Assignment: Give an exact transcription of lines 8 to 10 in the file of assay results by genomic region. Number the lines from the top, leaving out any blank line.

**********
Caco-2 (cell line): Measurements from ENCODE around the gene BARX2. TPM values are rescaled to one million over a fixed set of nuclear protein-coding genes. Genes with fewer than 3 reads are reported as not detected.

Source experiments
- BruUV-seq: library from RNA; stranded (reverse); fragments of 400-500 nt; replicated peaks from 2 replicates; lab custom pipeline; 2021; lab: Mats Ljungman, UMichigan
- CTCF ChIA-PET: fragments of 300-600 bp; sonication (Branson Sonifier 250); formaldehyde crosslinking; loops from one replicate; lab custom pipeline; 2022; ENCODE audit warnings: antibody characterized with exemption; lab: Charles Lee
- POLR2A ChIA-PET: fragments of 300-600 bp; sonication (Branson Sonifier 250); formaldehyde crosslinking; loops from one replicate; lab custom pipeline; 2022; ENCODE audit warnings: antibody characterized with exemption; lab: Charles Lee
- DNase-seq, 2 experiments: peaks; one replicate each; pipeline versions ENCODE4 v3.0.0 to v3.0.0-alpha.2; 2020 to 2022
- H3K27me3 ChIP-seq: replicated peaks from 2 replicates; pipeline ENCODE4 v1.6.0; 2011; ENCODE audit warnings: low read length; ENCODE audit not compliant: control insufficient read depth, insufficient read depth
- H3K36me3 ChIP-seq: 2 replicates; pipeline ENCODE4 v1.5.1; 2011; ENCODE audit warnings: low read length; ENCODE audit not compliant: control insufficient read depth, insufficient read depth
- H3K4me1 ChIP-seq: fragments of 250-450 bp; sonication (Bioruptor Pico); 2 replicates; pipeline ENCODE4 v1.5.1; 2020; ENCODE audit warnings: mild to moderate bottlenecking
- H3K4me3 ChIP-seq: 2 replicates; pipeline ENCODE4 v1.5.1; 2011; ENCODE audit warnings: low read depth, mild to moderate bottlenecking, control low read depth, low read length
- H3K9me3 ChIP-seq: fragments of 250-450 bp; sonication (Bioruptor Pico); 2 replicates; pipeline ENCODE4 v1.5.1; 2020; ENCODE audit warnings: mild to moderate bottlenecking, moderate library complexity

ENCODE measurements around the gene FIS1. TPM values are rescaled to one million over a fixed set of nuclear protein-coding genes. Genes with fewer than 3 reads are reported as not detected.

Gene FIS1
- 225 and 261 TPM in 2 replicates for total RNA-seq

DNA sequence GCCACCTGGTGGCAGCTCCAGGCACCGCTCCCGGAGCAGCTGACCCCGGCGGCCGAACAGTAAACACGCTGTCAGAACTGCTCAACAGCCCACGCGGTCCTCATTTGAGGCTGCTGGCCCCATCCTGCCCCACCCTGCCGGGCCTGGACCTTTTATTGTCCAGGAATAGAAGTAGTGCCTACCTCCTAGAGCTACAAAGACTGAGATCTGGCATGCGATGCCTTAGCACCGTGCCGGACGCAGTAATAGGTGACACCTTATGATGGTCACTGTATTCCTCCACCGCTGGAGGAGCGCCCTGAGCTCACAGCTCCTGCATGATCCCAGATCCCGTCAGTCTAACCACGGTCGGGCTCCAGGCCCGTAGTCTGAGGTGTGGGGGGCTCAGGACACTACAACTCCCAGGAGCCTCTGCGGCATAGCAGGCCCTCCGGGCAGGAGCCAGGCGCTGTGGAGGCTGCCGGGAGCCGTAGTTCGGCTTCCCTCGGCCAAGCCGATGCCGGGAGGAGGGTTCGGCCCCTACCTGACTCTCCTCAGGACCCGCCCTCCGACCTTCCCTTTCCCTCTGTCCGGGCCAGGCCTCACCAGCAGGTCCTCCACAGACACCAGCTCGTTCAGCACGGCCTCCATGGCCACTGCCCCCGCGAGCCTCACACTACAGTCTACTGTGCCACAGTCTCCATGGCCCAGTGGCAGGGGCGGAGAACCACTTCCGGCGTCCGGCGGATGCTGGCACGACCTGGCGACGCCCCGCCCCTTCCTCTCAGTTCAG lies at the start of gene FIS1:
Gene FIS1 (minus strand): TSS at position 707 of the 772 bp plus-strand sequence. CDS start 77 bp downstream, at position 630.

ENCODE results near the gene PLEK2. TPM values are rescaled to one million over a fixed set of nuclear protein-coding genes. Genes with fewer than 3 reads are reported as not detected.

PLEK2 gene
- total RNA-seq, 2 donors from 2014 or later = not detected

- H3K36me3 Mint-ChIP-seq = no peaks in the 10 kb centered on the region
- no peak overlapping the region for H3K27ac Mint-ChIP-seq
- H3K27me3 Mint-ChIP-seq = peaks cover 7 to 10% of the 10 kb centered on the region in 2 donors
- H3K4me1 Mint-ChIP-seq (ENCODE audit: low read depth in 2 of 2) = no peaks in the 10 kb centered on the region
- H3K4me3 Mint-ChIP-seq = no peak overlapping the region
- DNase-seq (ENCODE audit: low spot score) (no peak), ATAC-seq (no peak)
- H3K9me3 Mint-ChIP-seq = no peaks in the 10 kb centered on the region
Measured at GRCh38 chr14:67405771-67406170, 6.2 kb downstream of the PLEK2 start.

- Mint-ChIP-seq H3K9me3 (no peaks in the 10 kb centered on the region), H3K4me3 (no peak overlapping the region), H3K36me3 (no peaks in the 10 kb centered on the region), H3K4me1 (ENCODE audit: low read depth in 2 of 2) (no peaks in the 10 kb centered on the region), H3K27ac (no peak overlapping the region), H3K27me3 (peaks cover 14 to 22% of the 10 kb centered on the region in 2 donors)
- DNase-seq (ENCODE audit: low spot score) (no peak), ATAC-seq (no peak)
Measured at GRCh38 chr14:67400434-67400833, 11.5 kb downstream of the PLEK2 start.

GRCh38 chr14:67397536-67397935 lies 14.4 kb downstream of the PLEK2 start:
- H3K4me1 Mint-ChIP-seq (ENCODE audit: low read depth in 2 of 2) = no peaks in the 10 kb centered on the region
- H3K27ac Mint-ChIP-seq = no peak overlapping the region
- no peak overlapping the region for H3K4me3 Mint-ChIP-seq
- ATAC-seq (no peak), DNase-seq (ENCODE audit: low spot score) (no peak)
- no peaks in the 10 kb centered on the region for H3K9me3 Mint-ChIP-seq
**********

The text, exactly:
- H3K36me3 ChIP-seq: 2 replicates; pipeline ENCODE4 v1.5.1; 2011; ENCODE audit warnings: low read length; ENCODE audit not compliant: control insufficient read depth, insufficient read depth
- H3K4me1 ChIP-seq: fragments of 250-450 bp; sonication (Bioruptor Pico); 2 replicates; pipeline ENCODE4 v1.5.1; 2020; ENCODE audit warnings: mild to moderate bottlenecking
- H3K4me3 ChIP-seq: 2 replicates; pipeline ENCODE4 v1.5.1; 2011; ENCODE audit warnings: low read depth, mild to moderate bottlenecking, control low read depth, low read length